Medical practice deliberately interferes with nature. Instead of letting a cholera victim die, a doctor gives medicine to kill the germs, and health is restored. The doctor deliberately massacres millions of cholera bacteria, created by the same God that created the patient. Is the doctor committing a sin by taking sides? By “playing God”?

Such thoughts are superstitious nonsense. Some suffering is unavoidable: An accident victim, lucky to be alive, knows pain will diminish and expects to be healthy again. But if cure is impossible, the aim must be to avoid senseless suffering. Terminal illness will sometimes produce agony that only death can relieve. Lingering life is not better than death if the sufferer is losing autonomy and descending into disability and hopelessness. If medicine merely prolongs misery and postpones the inevitable, it is perverted.

We euthanize our suffering pets and call that “humane,” but when a fellow human faces the choice between prolonged agony or a peaceful passing some onlookers vote in favor of the agony! Courageous patients refuse to be tortured by events beyond their control and may ask to be allowed to “go gentle into that good night.” It should be the individual’s choice whether to pass in peace or “rage against the dying of the light.”

Sanctimonious onlookers should mind their own business. One would expect that those who believe in an afterlife of eternal bliss in God’s presence would rush for the pearly gates. Oh, how I wish they would!

Gerald A. Metz, M.D.


Case closed too soon

The Maine State Police investigation of Robert Carlson was a valuable public service, but I think the case was closed too soon.

Carlson likely committed his crimes over many years, deceiving the mighty, exploiting the weak; there may have been more victims than we know.

Thanks to a BDN story, there are questions about his credentials. No one seems to know where he came from or how he rose to prominence in Maine, but we need to find out all we can before his cold trail disappears.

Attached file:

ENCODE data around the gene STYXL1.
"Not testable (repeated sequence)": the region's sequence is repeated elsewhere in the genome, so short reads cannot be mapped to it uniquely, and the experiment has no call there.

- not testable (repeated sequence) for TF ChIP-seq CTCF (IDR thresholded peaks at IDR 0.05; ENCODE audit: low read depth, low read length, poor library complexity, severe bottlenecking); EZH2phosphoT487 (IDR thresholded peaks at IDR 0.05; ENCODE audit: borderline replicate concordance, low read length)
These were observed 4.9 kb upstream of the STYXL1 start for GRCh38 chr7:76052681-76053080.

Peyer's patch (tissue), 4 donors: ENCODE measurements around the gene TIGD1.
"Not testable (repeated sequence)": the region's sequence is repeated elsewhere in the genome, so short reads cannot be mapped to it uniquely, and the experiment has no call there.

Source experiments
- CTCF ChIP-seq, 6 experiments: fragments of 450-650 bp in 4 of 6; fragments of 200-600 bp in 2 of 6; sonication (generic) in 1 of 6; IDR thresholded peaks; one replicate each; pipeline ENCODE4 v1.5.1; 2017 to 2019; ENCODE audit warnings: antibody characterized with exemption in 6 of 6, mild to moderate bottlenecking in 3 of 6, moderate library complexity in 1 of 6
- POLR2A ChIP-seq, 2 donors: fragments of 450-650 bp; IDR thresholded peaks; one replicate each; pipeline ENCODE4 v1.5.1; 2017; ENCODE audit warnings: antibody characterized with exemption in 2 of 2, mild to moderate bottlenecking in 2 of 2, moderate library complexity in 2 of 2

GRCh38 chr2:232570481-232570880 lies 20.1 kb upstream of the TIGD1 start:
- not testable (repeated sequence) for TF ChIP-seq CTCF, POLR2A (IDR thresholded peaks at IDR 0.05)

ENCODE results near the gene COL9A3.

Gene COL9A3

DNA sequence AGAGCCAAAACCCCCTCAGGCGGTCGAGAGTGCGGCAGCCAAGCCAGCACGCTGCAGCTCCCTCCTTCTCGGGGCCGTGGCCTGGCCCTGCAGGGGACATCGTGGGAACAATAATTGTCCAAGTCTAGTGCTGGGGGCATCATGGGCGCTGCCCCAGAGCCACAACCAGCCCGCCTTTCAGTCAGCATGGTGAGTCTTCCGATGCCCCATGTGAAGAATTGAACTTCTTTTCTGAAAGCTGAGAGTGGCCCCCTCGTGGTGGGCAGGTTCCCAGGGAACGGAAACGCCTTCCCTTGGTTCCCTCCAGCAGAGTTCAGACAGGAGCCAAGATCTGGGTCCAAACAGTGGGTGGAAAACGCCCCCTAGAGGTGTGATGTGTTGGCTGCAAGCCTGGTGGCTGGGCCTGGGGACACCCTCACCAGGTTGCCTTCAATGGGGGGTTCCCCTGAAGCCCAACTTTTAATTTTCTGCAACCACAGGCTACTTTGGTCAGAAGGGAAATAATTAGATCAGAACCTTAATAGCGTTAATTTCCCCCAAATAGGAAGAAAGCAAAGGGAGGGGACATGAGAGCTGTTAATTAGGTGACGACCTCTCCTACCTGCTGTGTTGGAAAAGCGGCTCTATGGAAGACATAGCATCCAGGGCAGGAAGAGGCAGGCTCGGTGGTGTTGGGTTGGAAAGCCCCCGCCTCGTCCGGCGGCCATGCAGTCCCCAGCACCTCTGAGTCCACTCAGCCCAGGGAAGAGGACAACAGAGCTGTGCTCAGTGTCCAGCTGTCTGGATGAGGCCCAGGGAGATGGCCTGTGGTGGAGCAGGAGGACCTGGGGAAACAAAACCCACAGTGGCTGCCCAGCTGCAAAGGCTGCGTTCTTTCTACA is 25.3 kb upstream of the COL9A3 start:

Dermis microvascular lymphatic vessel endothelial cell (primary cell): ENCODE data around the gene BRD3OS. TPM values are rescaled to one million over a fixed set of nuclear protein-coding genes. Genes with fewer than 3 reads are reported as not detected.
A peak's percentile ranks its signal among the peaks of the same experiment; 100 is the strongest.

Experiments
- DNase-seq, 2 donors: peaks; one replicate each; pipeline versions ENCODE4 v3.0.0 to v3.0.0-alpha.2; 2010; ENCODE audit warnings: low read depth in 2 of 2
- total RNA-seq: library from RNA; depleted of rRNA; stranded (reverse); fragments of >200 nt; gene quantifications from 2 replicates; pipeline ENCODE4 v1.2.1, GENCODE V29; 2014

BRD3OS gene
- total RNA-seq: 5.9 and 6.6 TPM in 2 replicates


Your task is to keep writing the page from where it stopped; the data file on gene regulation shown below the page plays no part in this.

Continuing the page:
The best defense lies in revealing the whole sorry story, untangling the trail of bank accounts with which Carlson kept his victims hooked, discovering how many children he damaged, what those closest to him knew, and whether he had confederates who may still be at large.

It would be a grave mistake not to fathom this tragedy to its depths. The task will be legally complex and expensive, and it’s going to hurt, but preventing the rise of another Carlson will make the job worthwhile.

Clint Grubbs


Summers’ stablemates

If Charlie Summers is elected to the U.S. Senate it might be worthwhile to notice who some of his GOP stablemates would be.

Do the names Jim DeMint, David Vitter or Richard Burr ring a bell? Or maybe even the aspiring bell of the radical right ball Todd Akin. How do you like the smell of that barn?

David Calder


Correction: An earlier version of this article incorrection spelled the last name of the the director of communications for the Maine Republican Party. His name is David Sorensen, not Sorenson.